Thursday, May 02, 2002

Newport woman's jewelry finds Hollywood audience




By Joy Kraft
The Cincinnati Enquirer

        Thanks to the Web-surfing of movie and music star Jennifer Lopez, Jessica Richmond of Newport has gone Hollywood.

        At least her handmade hair jewelry has.

[photo] Designer Jessica Richmond with some of the jewelry she makes in her Newport studio
(Glenn Hartong photo)
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        Fifty of Ms. Richmond's creations will be included in the gift bags given to performers at the 50th anniversary show for Dick Clark's American Bandstand, 8-10 p.m., Friday on ABC.

        Seems that “J.Lo” stumbled across Ms. Richmond's Web site — Naugi.com (www.naugi.com; 877-796-2844) — and took a shine to her line of jeweled hair clips, brooches, earrings, bracelets and necklaces. During one of the American Bandstand show's production meetings, Ms. Lopez's manager suggested Ms. Richmond's creations be included in the bags.

        Dana Effren of Hollywood Connections, which produces the gift bags for many of the red-carpet shows, called Ms. Richmond a few weeks ago.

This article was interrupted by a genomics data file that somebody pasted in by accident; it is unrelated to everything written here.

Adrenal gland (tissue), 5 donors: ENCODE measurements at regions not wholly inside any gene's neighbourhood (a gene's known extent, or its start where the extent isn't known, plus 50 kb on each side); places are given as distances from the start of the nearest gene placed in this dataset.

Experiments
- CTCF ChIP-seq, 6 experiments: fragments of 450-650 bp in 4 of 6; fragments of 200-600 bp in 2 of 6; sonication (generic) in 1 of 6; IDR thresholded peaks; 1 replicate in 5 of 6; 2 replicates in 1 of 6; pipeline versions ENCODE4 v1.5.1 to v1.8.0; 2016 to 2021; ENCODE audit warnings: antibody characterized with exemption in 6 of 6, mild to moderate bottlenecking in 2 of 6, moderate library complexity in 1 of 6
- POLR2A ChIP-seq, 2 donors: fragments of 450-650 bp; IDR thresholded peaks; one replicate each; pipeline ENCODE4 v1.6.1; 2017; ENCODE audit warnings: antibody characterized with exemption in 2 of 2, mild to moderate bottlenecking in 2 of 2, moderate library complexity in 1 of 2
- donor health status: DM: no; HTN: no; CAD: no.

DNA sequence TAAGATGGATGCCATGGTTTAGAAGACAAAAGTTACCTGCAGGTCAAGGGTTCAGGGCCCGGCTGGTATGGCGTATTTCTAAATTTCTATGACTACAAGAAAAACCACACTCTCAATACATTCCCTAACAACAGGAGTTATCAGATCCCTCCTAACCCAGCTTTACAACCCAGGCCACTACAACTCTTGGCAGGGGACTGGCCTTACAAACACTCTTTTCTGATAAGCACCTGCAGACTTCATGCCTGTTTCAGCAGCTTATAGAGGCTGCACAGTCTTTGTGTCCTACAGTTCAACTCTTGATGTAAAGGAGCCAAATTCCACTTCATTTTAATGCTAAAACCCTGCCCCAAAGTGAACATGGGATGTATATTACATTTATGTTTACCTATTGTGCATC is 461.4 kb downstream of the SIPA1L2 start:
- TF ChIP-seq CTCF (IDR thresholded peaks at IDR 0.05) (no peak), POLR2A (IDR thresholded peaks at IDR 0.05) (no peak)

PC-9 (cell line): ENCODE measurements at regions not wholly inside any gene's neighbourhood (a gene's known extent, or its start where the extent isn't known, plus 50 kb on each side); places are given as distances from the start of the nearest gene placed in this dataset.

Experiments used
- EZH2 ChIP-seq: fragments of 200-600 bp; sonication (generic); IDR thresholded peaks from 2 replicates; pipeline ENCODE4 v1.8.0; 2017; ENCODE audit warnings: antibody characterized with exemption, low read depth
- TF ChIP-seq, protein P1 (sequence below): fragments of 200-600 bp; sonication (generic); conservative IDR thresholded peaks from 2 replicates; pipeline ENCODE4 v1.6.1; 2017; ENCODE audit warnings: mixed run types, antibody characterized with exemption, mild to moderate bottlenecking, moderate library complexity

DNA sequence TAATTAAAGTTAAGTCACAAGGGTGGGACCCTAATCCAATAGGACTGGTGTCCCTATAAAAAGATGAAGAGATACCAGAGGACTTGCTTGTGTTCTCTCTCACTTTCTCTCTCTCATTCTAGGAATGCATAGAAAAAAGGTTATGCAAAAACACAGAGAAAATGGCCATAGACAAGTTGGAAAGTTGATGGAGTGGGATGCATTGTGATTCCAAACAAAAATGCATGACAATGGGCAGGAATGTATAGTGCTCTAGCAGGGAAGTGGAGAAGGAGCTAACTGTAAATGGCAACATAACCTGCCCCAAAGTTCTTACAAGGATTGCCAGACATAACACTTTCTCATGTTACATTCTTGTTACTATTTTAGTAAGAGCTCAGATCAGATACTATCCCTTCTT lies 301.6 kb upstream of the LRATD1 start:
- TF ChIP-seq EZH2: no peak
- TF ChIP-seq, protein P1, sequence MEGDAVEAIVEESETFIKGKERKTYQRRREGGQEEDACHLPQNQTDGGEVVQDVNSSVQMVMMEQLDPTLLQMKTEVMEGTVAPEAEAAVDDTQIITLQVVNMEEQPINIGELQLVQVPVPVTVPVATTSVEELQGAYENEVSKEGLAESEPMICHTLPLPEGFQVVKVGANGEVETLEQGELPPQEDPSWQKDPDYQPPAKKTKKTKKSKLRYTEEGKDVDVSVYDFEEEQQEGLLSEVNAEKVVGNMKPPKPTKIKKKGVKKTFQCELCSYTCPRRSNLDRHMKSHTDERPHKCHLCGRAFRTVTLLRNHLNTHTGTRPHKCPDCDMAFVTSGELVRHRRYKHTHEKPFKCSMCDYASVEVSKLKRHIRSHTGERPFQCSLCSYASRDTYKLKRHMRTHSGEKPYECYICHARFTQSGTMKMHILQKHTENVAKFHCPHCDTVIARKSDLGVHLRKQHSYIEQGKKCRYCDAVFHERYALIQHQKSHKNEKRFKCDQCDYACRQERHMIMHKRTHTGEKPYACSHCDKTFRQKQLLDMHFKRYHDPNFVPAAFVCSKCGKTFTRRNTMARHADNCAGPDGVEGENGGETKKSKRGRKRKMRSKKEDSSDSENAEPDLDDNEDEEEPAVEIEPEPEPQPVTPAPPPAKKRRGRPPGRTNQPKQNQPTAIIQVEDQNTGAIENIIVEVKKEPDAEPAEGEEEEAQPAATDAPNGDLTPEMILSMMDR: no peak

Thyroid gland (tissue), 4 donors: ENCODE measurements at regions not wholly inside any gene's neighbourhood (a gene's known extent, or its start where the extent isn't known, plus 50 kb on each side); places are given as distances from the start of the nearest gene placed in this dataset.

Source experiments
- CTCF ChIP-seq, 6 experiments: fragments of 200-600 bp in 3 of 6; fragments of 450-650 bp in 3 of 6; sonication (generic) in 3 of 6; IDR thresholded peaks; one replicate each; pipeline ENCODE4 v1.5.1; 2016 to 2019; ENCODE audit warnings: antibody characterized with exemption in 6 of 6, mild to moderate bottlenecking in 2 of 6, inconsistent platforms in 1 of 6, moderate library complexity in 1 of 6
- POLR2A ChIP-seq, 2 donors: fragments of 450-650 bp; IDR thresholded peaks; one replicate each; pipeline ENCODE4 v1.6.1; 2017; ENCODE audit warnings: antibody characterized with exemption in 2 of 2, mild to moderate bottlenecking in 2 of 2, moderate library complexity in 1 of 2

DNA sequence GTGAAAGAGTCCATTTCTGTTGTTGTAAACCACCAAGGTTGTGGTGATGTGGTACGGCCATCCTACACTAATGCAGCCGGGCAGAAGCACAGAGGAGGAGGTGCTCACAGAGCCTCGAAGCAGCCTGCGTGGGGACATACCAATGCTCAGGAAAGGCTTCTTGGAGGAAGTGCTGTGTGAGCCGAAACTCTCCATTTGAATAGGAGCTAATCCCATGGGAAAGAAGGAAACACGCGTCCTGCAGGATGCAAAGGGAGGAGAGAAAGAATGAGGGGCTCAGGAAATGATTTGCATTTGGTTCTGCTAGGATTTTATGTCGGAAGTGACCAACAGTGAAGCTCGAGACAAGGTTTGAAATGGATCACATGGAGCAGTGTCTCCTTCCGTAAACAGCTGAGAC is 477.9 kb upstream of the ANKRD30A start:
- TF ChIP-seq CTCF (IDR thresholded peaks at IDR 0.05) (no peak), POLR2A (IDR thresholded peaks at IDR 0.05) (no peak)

“It checked out, so we decided to do it,” says the 1996 Cincinnati Art Academy graduate who grew up in the Milford-Loveland area. She crafted and shipped 50 pieces with the help of her boyfriend, David Coleman, who also designed her Web site.

        “We picked decorative pieces geared toward evening wear” — bobby pins, combs and headbands. “I decorated them with lots of Swarovski crystals, tried to make them fun and playful, something you would really wear,” Ms. Richmond says.

[photo] Ms. Richmond shows a bobby pin she made.
        “We put a lot of time in packaging, making sure our name was well represented on each piece,” she says.

        Ms. Richmond, 27, had quit her job with a Cincinnati bridal accessory designer in 1999 to work full time on her real love — abstract painting “based on color and form.”

        But soon, she says, “I realized I needed to make some money. So I started designing jewelry to wear myself — necklaces and bracelets, mostly with glass beads and Swarovski crystals.

        “People started asking me where I got them, and I began selling” — enough to warrant a Web site start-up in May 2001.

        “When I was creating the concept of the Web site, I decided to make it an inclusive bridal Web site with necklaces, tiaras, hand jewelry, combs and veils.”

        Work has progressed “very nicely” — to the point she works full time filling orders from the site. Each piece is started by soldering the floral components — leaves and flowers — to a metal frame, then sending them out for plating and adding crystals as the last step.

        Ms. Richmond is thrilled at being discovered, but success has brought back her old problem.

        “Now, I'm just recovering,” from filling the special order, she says, She's still trying to carve out some painting time.

       



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